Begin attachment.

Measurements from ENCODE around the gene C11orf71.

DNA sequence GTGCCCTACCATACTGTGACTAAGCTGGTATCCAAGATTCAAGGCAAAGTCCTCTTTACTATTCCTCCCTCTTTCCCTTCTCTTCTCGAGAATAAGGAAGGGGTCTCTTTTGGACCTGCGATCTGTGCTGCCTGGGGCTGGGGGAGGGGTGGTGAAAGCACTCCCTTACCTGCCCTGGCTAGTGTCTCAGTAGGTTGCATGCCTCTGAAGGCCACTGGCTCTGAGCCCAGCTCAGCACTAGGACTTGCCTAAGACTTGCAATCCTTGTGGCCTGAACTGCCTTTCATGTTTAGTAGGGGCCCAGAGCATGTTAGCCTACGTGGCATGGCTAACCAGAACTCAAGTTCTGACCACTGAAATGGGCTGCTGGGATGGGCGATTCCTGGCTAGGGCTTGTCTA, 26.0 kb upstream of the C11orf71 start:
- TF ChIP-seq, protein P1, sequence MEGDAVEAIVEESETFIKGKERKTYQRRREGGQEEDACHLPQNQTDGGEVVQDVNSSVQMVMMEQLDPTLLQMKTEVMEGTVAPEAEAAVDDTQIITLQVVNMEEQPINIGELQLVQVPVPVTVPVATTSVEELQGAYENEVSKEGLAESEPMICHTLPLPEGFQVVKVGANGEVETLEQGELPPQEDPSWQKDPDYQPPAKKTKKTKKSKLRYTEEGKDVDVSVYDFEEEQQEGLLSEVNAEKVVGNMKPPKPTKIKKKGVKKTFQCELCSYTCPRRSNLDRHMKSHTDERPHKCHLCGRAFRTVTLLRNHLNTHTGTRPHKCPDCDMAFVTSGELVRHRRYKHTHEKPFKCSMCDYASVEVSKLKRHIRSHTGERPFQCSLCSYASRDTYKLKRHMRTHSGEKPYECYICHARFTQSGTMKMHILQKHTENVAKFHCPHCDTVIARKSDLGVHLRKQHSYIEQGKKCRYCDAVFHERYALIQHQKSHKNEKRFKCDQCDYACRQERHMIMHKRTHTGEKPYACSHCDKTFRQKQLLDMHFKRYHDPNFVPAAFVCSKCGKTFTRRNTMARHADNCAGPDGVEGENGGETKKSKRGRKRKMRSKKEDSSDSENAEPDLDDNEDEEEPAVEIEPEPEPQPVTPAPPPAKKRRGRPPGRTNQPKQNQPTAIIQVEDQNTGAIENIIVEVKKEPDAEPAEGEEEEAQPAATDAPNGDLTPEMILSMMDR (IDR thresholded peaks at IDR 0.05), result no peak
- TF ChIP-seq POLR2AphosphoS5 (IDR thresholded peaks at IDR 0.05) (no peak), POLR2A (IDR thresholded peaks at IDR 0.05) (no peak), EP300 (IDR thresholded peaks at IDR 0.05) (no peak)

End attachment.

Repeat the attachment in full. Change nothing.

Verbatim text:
Measurements from ENCODE around the gene C11orf71.

DNA sequence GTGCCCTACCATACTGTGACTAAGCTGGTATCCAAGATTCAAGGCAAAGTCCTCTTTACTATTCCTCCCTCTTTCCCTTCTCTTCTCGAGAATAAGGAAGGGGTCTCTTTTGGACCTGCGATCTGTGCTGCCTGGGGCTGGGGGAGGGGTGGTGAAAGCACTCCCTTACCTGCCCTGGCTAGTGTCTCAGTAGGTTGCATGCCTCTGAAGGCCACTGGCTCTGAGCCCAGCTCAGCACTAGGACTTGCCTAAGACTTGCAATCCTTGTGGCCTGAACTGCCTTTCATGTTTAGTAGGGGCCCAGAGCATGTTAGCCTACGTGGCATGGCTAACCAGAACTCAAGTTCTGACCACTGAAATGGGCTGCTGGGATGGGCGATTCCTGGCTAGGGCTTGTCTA, 26.0 kb upstream of the C11orf71 start:
- TF ChIP-seq, protein P1, sequence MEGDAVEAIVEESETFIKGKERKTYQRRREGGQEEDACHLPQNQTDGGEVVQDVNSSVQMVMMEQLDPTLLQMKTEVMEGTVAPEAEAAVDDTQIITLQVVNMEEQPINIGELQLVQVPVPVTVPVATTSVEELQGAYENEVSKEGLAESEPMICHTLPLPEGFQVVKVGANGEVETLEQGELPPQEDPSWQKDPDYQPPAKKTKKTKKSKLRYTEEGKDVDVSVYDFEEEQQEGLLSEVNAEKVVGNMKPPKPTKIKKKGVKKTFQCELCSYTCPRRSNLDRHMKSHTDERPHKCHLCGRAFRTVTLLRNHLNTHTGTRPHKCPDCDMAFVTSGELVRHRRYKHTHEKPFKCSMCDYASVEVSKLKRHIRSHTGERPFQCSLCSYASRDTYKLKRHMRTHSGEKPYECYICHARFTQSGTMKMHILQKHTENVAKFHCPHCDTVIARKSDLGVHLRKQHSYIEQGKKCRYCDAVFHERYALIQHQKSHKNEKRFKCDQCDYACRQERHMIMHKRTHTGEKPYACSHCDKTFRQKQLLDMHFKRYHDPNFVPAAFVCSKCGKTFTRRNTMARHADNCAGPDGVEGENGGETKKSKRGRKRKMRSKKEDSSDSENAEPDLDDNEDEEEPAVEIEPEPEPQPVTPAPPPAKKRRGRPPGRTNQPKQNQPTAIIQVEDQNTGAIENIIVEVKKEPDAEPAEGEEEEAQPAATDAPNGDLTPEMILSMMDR (IDR thresholded peaks at IDR 0.05), result no peak
- TF ChIP-seq POLR2AphosphoS5 (IDR thresholded peaks at IDR 0.05) (no peak), POLR2A (IDR thresholded peaks at IDR 0.05) (no peak), EP300 (IDR thresholded peaks at IDR 0.05) (no peak)